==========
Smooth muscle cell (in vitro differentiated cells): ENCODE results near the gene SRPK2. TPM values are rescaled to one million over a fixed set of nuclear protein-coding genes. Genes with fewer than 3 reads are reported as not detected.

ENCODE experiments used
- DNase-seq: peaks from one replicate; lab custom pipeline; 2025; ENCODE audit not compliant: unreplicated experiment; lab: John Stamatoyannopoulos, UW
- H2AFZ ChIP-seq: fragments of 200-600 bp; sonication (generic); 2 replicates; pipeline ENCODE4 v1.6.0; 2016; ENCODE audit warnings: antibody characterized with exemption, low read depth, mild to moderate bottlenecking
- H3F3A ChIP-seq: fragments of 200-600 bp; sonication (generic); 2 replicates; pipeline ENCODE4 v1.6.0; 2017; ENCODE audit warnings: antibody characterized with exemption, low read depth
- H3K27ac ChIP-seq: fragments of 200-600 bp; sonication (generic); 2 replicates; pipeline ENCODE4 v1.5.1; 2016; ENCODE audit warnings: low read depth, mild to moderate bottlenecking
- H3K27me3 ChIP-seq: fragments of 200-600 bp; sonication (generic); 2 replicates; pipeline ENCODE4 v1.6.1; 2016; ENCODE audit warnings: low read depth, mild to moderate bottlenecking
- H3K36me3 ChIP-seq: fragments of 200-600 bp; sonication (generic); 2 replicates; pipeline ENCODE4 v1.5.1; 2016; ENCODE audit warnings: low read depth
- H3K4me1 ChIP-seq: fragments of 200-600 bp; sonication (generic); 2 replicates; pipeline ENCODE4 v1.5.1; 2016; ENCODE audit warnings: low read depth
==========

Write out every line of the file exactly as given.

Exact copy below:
Smooth muscle cell (in vitro differentiated cells): ENCODE results near the gene SRPK2. TPM values are rescaled to one million over a fixed set of nuclear protein-coding genes. Genes with fewer than 3 reads are reported as not detected.

ENCODE experiments used
- DNase-seq: peaks from one replicate; lab custom pipeline; 2025; ENCODE audit not compliant: unreplicated experiment; lab: John Stamatoyannopoulos, UW
- H2AFZ ChIP-seq: fragments of 200-600 bp; sonication (generic); 2 replicates; pipeline ENCODE4 v1.6.0; 2016; ENCODE audit warnings: antibody characterized with exemption, low read depth, mild to moderate bottlenecking
- H3F3A ChIP-seq: fragments of 200-600 bp; sonication (generic); 2 replicates; pipeline ENCODE4 v1.6.0; 2017; ENCODE audit warnings: antibody characterized with exemption, low read depth
- H3K27ac ChIP-seq: fragments of 200-600 bp; sonication (generic); 2 replicates; pipeline ENCODE4 v1.5.1; 2016; ENCODE audit warnings: low read depth, mild to moderate bottlenecking
- H3K27me3 ChIP-seq: fragments of 200-600 bp; sonication (generic); 2 replicates; pipeline ENCODE4 v1.6.1; 2016; ENCODE audit warnings: low read depth, mild to moderate bottlenecking
- H3K36me3 ChIP-seq: fragments of 200-600 bp; sonication (generic); 2 replicates; pipeline ENCODE4 v1.5.1; 2016; ENCODE audit warnings: low read depth
- H3K4me1 ChIP-seq: fragments of 200-600 bp; sonication (generic); 2 replicates; pipeline ENCODE4 v1.5.1; 2016; ENCODE audit warnings: low read depth